A little piece of the Magic Kingdom has come to New Zealand - or, rather, to our domain name space.
The name disney.co.nz has been registered by the Walt Disney Company in what is probably a worldwide sweep of country-code domains conducted by the NetNames registry on Disney's behalf.
The name is held by Disney Online, the division of the entertainment giant responsible for Disney.com, Family.com (claimed by Disney as the number one children's site in the Internet), the paid online service Blast.com and the profitable merchandise outlet Shop.com.
Disney's Internet strategy is principally centred in the US - where it recently bought a 43% in the portal company Infoseek, and also owns Web development company Starwave and media company ABC.
But registration of country domains in Brazil, Denmark, France, Germany, Italy, Japan, the Netherlands Spain and the UK has been followed by the establishment of local Disney sites, which would seem a fair indicator of Disney's long-term plans for this region.
Disney's local branch is part of the company's consumer products division and has thus far played no part in the Internet plans, but spokesman Adam Blackwell says the story 'A new magic kingdom' in last week's Time magazine gives a good insight into the company's strategy - which includes the establishment of a "superhuge" Web portal.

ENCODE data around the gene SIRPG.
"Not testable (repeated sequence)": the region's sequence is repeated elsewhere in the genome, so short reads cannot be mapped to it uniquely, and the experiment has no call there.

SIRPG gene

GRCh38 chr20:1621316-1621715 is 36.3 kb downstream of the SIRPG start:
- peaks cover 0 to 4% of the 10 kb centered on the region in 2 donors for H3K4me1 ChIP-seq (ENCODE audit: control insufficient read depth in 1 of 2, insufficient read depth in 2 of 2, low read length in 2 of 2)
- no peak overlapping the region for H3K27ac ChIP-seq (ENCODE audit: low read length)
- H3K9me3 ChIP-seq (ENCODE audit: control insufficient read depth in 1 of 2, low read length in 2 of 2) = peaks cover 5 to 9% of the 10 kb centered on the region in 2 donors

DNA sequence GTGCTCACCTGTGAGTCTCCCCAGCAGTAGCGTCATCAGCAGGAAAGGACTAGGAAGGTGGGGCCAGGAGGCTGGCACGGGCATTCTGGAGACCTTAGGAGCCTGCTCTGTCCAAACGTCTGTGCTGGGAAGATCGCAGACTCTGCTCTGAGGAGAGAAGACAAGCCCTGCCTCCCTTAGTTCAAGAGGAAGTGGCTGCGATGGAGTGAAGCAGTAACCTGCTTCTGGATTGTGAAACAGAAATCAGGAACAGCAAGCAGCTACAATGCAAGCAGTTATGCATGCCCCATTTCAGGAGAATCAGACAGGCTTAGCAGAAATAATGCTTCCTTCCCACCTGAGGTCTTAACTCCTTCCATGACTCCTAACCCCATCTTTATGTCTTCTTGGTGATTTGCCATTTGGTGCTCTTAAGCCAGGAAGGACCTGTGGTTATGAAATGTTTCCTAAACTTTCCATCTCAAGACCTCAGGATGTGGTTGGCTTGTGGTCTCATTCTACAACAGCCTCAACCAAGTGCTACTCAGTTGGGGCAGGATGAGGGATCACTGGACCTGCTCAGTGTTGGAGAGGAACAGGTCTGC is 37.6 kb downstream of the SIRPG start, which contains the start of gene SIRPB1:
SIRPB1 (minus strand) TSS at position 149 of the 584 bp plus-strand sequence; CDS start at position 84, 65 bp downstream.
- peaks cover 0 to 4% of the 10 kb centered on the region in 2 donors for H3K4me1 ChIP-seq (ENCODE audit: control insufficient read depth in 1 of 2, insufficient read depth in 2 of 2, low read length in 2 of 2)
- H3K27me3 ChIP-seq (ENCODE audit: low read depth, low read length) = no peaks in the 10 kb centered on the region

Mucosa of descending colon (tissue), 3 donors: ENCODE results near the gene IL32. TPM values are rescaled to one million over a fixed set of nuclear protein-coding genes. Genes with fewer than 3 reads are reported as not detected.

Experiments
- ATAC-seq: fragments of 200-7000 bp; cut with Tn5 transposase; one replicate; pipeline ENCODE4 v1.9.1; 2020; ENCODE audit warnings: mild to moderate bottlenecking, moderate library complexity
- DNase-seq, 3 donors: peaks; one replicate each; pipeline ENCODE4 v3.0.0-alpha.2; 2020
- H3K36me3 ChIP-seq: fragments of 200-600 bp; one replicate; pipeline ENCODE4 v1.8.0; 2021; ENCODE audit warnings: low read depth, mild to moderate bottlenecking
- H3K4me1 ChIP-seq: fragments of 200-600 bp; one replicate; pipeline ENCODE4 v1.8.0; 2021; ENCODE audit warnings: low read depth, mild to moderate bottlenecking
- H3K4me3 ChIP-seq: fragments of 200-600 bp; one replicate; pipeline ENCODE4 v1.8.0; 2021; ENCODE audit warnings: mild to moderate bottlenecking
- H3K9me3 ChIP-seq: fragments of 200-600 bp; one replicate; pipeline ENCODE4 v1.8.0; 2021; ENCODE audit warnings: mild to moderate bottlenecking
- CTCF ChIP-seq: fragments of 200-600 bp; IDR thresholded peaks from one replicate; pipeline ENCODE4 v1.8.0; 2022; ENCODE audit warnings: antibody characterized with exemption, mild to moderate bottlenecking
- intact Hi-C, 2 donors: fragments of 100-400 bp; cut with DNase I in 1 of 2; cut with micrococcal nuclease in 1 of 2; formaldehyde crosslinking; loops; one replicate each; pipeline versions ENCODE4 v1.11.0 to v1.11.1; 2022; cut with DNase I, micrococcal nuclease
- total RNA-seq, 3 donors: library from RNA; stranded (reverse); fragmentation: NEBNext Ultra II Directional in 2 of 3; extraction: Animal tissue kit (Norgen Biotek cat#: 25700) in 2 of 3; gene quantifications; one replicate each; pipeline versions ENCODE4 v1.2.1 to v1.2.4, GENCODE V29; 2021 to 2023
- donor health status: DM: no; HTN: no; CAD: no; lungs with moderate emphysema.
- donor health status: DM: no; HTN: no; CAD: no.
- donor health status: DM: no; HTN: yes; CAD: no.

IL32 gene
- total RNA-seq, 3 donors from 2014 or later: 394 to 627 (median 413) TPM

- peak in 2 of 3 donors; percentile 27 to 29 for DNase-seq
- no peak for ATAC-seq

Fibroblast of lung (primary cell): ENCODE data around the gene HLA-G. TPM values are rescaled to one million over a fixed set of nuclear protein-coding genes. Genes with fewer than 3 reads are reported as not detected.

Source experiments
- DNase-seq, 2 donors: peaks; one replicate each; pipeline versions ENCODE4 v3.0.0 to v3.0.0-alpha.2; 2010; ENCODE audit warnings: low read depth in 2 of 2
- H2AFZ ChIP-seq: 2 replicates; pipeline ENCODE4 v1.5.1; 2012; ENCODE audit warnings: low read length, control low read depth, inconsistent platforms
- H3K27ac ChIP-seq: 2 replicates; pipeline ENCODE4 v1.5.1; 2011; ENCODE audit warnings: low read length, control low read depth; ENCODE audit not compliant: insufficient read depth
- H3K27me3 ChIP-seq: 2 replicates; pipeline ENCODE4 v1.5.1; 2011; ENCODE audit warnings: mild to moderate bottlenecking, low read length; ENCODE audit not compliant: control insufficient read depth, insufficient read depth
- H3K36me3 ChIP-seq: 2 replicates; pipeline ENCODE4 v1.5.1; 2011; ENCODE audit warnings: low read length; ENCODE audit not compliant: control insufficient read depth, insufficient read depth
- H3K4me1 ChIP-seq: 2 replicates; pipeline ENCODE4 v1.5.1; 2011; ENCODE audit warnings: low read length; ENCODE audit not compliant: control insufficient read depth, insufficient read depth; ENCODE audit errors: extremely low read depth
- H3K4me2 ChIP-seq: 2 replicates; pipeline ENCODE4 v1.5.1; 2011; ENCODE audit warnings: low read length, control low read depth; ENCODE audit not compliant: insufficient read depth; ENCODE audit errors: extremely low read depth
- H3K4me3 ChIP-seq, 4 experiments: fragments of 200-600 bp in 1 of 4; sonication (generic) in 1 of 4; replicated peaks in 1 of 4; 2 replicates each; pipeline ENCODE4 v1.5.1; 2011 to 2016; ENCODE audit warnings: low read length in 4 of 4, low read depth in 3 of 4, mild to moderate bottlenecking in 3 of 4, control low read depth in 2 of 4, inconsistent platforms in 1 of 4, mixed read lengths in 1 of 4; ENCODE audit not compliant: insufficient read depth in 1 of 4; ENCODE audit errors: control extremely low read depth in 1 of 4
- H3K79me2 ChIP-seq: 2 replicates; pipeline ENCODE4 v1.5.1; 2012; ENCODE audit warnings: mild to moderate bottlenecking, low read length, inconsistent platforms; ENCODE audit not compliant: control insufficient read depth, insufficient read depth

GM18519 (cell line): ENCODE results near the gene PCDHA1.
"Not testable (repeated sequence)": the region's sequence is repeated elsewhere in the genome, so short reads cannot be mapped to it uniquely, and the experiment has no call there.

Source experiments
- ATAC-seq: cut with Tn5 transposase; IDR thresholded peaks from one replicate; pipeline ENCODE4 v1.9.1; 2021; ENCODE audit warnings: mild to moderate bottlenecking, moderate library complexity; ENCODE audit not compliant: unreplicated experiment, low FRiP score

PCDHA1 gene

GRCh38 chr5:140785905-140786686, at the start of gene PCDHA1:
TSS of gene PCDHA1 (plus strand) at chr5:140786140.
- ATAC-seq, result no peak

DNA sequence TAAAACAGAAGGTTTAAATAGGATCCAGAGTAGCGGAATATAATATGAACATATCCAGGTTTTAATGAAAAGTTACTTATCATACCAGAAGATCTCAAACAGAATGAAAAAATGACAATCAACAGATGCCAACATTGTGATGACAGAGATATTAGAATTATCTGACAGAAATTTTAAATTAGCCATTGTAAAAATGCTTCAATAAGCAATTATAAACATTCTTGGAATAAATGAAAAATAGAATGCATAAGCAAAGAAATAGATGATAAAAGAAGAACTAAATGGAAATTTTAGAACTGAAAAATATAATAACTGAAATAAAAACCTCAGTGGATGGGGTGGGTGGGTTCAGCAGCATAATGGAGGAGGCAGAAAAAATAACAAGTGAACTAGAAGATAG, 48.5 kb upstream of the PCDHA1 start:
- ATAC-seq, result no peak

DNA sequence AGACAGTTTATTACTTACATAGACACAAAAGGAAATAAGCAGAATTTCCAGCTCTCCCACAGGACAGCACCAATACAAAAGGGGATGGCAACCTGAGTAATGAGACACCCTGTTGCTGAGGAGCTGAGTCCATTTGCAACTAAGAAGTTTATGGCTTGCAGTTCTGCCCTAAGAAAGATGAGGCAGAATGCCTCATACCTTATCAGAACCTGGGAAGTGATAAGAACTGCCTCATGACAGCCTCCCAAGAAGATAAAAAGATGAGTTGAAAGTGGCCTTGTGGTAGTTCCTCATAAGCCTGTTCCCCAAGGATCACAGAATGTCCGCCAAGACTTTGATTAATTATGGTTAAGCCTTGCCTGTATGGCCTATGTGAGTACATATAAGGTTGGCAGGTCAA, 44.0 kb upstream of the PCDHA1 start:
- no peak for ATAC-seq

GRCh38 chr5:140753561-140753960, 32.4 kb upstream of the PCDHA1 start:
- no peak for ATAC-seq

Disney's importance to the computer industry has not gone unnoticed this year. When Apple Computer interim CEO Steve Jobs announced the iMac earlier this year, he tied it in with the news that Disney had been convinced to open the Windows-only Blast.com to MacOS users.
Unlike Microsoft, Apple is not in competition with Disney, and pundits have frequently linked the two companies as Jobs' rehabilitation of Apple continues. In the Time feature, Mickey Mouse is pictured dancing in front of a Windows 98 display case - but using a Macintosh.